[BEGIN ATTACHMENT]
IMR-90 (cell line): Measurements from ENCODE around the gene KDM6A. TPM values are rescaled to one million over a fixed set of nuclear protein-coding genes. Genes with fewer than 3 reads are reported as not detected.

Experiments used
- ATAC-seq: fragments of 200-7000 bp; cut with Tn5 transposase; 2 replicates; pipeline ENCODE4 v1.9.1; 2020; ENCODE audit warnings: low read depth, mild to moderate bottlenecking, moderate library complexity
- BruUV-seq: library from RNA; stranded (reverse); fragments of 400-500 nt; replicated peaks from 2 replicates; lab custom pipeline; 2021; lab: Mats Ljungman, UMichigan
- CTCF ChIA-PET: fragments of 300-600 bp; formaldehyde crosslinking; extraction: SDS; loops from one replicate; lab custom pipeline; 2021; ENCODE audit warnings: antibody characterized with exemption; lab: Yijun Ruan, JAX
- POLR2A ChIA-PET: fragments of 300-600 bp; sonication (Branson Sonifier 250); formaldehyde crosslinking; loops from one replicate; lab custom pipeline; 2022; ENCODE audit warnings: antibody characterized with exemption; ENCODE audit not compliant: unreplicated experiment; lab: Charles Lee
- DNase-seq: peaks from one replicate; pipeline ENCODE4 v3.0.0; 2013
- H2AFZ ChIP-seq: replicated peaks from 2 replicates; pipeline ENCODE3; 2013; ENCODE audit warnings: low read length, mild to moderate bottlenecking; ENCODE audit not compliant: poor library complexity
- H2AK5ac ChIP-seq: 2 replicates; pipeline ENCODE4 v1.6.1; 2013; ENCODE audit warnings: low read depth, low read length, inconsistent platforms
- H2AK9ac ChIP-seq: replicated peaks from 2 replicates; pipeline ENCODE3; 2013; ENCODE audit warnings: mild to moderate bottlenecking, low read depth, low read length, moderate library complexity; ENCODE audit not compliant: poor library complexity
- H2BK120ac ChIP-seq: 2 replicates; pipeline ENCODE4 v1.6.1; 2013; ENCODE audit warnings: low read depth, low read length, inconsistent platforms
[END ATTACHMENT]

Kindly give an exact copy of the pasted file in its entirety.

IMR-90 (cell line): Measurements from ENCODE around the gene KDM6A. TPM values are rescaled to one million over a fixed set of nuclear protein-coding genes. Genes with fewer than 3 reads are reported as not detected.

Experiments used
- ATAC-seq: fragments of 200-7000 bp; cut with Tn5 transposase; 2 replicates; pipeline ENCODE4 v1.9.1; 2020; ENCODE audit warnings: low read depth, mild to moderate bottlenecking, moderate library complexity
- BruUV-seq: library from RNA; stranded (reverse); fragments of 400-500 nt; replicated peaks from 2 replicates; lab custom pipeline; 2021; lab: Mats Ljungman, UMichigan
- CTCF ChIA-PET: fragments of 300-600 bp; formaldehyde crosslinking; extraction: SDS; loops from one replicate; lab custom pipeline; 2021; ENCODE audit warnings: antibody characterized with exemption; lab: Yijun Ruan, JAX
- POLR2A ChIA-PET: fragments of 300-600 bp; sonication (Branson Sonifier 250); formaldehyde crosslinking; loops from one replicate; lab custom pipeline; 2022; ENCODE audit warnings: antibody characterized with exemption; ENCODE audit not compliant: unreplicated experiment; lab: Charles Lee
- DNase-seq: peaks from one replicate; pipeline ENCODE4 v3.0.0; 2013
- H2AFZ ChIP-seq: replicated peaks from 2 replicates; pipeline ENCODE3; 2013; ENCODE audit warnings: low read length, mild to moderate bottlenecking; ENCODE audit not compliant: poor library complexity
- H2AK5ac ChIP-seq: 2 replicates; pipeline ENCODE4 v1.6.1; 2013; ENCODE audit warnings: low read depth, low read length, inconsistent platforms
- H2AK9ac ChIP-seq: replicated peaks from 2 replicates; pipeline ENCODE3; 2013; ENCODE audit warnings: mild to moderate bottlenecking, low read depth, low read length, moderate library complexity; ENCODE audit not compliant: poor library complexity
- H2BK120ac ChIP-seq: 2 replicates; pipeline ENCODE4 v1.6.1; 2013; ENCODE audit warnings: low read depth, low read length, inconsistent platforms